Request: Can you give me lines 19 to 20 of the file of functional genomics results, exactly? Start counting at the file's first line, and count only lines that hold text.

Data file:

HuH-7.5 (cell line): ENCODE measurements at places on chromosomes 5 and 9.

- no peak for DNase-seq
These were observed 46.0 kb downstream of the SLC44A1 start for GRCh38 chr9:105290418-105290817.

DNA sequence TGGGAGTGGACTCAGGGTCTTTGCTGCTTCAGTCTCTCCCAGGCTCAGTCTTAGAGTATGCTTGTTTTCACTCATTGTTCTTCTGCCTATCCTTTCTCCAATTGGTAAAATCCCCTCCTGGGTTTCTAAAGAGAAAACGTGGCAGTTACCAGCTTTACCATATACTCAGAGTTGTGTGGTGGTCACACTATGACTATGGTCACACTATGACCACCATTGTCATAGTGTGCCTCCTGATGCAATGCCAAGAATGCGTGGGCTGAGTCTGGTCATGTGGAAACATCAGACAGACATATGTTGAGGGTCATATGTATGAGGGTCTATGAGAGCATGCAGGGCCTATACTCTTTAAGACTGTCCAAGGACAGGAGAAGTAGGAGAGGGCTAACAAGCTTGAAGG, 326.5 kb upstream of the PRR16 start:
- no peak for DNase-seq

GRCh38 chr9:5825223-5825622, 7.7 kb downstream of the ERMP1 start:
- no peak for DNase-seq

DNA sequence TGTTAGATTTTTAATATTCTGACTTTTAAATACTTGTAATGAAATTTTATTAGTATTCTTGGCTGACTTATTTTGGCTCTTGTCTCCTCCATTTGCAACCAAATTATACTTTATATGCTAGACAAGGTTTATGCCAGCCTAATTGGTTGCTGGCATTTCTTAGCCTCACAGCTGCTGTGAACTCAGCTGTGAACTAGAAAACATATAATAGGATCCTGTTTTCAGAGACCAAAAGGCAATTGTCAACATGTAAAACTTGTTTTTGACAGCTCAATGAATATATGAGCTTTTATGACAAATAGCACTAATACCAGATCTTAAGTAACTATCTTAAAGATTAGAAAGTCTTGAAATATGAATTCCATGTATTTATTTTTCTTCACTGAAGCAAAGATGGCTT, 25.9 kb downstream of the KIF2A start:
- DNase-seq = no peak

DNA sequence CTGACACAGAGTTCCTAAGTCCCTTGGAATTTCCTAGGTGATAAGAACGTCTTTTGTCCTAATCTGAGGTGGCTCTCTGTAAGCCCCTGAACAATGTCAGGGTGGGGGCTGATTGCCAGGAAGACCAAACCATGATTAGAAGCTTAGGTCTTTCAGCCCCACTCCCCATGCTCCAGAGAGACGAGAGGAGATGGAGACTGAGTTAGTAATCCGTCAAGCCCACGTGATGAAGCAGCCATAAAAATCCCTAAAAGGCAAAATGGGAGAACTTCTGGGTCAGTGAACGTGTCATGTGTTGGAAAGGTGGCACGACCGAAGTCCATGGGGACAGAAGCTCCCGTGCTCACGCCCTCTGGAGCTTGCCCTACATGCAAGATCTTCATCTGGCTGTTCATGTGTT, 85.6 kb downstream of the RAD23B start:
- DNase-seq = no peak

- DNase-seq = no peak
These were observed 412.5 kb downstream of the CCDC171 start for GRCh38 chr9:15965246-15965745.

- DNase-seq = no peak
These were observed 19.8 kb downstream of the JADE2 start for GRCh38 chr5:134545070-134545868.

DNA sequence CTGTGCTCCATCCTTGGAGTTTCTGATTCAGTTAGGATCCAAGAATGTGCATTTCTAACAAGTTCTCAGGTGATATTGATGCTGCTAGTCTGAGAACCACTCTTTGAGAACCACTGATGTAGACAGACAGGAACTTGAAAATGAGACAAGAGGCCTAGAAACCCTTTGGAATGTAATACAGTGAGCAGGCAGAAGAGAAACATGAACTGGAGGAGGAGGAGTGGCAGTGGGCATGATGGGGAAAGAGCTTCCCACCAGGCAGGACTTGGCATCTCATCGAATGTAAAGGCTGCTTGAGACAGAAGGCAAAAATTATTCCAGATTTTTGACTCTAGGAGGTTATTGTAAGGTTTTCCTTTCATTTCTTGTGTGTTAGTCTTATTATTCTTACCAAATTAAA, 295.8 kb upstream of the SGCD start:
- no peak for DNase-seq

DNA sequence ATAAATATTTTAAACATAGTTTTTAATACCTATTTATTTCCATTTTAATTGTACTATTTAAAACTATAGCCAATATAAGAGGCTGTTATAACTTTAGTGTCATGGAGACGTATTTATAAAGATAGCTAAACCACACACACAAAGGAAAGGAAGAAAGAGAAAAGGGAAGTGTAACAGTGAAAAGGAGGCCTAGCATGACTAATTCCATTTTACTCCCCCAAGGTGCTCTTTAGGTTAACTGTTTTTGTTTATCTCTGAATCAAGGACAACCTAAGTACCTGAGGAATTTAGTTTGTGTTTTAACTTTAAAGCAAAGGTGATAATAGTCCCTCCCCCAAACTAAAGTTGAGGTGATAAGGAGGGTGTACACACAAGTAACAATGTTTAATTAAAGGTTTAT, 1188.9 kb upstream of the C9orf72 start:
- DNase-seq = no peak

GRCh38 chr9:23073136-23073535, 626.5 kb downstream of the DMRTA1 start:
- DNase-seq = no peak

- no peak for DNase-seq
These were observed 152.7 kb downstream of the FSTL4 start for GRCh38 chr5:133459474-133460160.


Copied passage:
- DNase-seq = no peak

GRCh38 chr9:23073136-23073535, 626.5 kb downstream of the DMRTA1 start: